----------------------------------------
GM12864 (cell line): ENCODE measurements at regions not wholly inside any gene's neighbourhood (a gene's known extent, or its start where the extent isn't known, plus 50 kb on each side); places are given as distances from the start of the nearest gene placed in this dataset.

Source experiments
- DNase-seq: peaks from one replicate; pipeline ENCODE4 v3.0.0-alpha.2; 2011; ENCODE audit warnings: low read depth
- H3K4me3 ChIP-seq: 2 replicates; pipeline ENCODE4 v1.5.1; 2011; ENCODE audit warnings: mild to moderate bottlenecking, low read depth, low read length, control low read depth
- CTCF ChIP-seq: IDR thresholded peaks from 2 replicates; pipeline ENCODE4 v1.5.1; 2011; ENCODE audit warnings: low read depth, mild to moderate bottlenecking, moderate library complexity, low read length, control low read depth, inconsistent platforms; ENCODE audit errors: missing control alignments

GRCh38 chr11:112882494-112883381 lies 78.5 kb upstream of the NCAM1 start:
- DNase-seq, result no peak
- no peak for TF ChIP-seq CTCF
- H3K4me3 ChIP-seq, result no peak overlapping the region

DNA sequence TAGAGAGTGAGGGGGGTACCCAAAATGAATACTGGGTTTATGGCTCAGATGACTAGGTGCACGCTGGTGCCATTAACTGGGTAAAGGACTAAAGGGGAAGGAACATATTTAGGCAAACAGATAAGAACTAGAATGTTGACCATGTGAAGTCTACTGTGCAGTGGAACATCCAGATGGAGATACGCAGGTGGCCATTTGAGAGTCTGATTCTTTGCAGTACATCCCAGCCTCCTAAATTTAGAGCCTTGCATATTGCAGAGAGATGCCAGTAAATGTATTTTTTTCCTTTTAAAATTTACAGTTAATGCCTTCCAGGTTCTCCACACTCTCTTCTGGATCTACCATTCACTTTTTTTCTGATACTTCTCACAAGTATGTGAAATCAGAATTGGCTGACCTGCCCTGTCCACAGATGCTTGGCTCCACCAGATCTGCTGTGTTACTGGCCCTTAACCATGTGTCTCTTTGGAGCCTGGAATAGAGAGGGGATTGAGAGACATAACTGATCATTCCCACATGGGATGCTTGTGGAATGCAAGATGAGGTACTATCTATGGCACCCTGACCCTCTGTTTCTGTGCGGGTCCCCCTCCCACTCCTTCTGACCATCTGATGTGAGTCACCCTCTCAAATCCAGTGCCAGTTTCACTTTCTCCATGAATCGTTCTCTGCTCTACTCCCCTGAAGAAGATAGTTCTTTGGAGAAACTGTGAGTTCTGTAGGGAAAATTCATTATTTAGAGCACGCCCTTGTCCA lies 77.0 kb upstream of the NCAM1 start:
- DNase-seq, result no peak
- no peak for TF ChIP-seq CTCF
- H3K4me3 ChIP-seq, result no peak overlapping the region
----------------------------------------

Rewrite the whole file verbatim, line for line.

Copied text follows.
GM12864 (cell line): ENCODE measurements at regions not wholly inside any gene's neighbourhood (a gene's known extent, or its start where the extent isn't known, plus 50 kb on each side); places are given as distances from the start of the nearest gene placed in this dataset.

Source experiments
- DNase-seq: peaks from one replicate; pipeline ENCODE4 v3.0.0-alpha.2; 2011; ENCODE audit warnings: low read depth
- H3K4me3 ChIP-seq: 2 replicates; pipeline ENCODE4 v1.5.1; 2011; ENCODE audit warnings: mild to moderate bottlenecking, low read depth, low read length, control low read depth
- CTCF ChIP-seq: IDR thresholded peaks from 2 replicates; pipeline ENCODE4 v1.5.1; 2011; ENCODE audit warnings: low read depth, mild to moderate bottlenecking, moderate library complexity, low read length, control low read depth, inconsistent platforms; ENCODE audit errors: missing control alignments

GRCh38 chr11:112882494-112883381 lies 78.5 kb upstream of the NCAM1 start:
- DNase-seq, result no peak
- no peak for TF ChIP-seq CTCF
- H3K4me3 ChIP-seq, result no peak overlapping the region

DNA sequence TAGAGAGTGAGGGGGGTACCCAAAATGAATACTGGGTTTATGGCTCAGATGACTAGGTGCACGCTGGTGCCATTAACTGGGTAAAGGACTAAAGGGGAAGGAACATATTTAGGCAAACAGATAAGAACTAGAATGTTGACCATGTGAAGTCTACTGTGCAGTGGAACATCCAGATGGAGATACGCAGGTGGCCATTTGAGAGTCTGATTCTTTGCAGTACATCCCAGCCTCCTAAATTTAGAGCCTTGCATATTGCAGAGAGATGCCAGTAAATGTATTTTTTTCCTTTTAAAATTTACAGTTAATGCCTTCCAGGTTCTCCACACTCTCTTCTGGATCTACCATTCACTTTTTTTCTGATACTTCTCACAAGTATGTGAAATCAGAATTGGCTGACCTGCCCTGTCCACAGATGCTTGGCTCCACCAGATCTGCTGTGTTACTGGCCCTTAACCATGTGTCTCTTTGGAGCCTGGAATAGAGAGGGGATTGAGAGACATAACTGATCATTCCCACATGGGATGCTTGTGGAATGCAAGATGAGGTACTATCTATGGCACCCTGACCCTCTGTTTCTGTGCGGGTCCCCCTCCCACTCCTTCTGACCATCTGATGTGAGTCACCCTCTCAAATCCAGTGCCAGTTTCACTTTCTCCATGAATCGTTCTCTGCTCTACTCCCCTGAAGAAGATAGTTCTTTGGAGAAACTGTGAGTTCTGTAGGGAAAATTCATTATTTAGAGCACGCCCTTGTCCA lies 77.0 kb upstream of the NCAM1 start:
- DNase-seq, result no peak
- no peak for TF ChIP-seq CTCF
- H3K4me3 ChIP-seq, result no peak overlapping the region